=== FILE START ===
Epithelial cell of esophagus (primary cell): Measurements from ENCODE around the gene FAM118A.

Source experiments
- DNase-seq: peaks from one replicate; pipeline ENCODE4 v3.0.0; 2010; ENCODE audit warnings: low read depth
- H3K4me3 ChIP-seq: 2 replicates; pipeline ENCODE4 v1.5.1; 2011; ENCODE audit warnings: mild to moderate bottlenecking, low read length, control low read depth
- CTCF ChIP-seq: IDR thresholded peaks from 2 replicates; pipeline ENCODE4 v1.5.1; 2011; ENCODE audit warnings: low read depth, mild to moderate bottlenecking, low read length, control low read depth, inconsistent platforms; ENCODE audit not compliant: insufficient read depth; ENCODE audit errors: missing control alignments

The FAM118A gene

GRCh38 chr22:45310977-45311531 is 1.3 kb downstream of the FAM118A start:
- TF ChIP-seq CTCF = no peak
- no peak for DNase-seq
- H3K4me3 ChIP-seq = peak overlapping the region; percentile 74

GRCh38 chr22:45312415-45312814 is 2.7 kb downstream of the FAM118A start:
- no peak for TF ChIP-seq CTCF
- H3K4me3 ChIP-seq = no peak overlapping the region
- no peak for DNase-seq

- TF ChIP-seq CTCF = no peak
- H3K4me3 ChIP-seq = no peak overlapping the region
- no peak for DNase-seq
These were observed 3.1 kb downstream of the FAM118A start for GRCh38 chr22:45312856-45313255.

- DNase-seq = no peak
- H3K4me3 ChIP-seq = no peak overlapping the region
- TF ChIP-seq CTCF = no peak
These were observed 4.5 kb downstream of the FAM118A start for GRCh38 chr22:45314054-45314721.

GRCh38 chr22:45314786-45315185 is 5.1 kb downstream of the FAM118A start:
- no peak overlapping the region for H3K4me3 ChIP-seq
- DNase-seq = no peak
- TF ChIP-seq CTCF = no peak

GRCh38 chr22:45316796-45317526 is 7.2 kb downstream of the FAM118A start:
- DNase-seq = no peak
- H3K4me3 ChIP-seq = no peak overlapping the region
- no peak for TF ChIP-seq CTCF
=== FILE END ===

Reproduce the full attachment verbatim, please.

Epithelial cell of esophagus (primary cell): Measurements from ENCODE around the gene FAM118A.

Source experiments
- DNase-seq: peaks from one replicate; pipeline ENCODE4 v3.0.0; 2010; ENCODE audit warnings: low read depth
- H3K4me3 ChIP-seq: 2 replicates; pipeline ENCODE4 v1.5.1; 2011; ENCODE audit warnings: mild to moderate bottlenecking, low read length, control low read depth
- CTCF ChIP-seq: IDR thresholded peaks from 2 replicates; pipeline ENCODE4 v1.5.1; 2011; ENCODE audit warnings: low read depth, mild to moderate bottlenecking, low read length, control low read depth, inconsistent platforms; ENCODE audit not compliant: insufficient read depth; ENCODE audit errors: missing control alignments

The FAM118A gene

GRCh38 chr22:45310977-45311531 is 1.3 kb downstream of the FAM118A start:
- TF ChIP-seq CTCF = no peak
- no peak for DNase-seq
- H3K4me3 ChIP-seq = peak overlapping the region; percentile 74

GRCh38 chr22:45312415-45312814 is 2.7 kb downstream of the FAM118A start:
- no peak for TF ChIP-seq CTCF
- H3K4me3 ChIP-seq = no peak overlapping the region
- no peak for DNase-seq

- TF ChIP-seq CTCF = no peak
- H3K4me3 ChIP-seq = no peak overlapping the region
- no peak for DNase-seq
These were observed 3.1 kb downstream of the FAM118A start for GRCh38 chr22:45312856-45313255.

- DNase-seq = no peak
- H3K4me3 ChIP-seq = no peak overlapping the region
- TF ChIP-seq CTCF = no peak
These were observed 4.5 kb downstream of the FAM118A start for GRCh38 chr22:45314054-45314721.

GRCh38 chr22:45314786-45315185 is 5.1 kb downstream of the FAM118A start:
- no peak overlapping the region for H3K4me3 ChIP-seq
- DNase-seq = no peak
- TF ChIP-seq CTCF = no peak

GRCh38 chr22:45316796-45317526 is 7.2 kb downstream of the FAM118A start:
- DNase-seq = no peak
- H3K4me3 ChIP-seq = no peak overlapping the region
- no peak for TF ChIP-seq CTCF